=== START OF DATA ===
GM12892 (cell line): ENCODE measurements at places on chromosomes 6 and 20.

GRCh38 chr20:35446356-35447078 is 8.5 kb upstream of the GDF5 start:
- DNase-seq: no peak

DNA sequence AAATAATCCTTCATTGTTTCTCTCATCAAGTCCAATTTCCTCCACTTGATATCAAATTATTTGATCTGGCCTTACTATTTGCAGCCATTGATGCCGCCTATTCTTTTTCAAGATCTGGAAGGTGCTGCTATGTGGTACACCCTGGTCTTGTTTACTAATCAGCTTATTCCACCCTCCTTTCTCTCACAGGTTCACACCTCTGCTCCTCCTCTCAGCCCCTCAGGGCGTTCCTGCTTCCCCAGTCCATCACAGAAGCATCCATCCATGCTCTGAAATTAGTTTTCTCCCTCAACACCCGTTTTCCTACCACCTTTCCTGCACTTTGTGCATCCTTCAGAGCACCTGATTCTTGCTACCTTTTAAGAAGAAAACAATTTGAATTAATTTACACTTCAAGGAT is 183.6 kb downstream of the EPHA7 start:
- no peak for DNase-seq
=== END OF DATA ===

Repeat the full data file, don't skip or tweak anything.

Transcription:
GM12892 (cell line): ENCODE measurements at places on chromosomes 6 and 20.

GRCh38 chr20:35446356-35447078 is 8.5 kb upstream of the GDF5 start:
- DNase-seq: no peak

DNA sequence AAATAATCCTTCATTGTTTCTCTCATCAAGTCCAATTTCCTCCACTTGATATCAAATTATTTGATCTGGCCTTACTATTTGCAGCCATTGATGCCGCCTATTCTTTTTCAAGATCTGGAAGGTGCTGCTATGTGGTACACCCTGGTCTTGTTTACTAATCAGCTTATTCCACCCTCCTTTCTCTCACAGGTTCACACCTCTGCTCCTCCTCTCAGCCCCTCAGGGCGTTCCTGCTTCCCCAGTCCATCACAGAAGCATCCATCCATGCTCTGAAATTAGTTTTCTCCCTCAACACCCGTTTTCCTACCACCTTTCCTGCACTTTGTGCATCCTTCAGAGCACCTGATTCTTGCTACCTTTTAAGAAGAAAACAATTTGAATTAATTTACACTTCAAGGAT is 183.6 kb downstream of the EPHA7 start:
- no peak for DNase-seq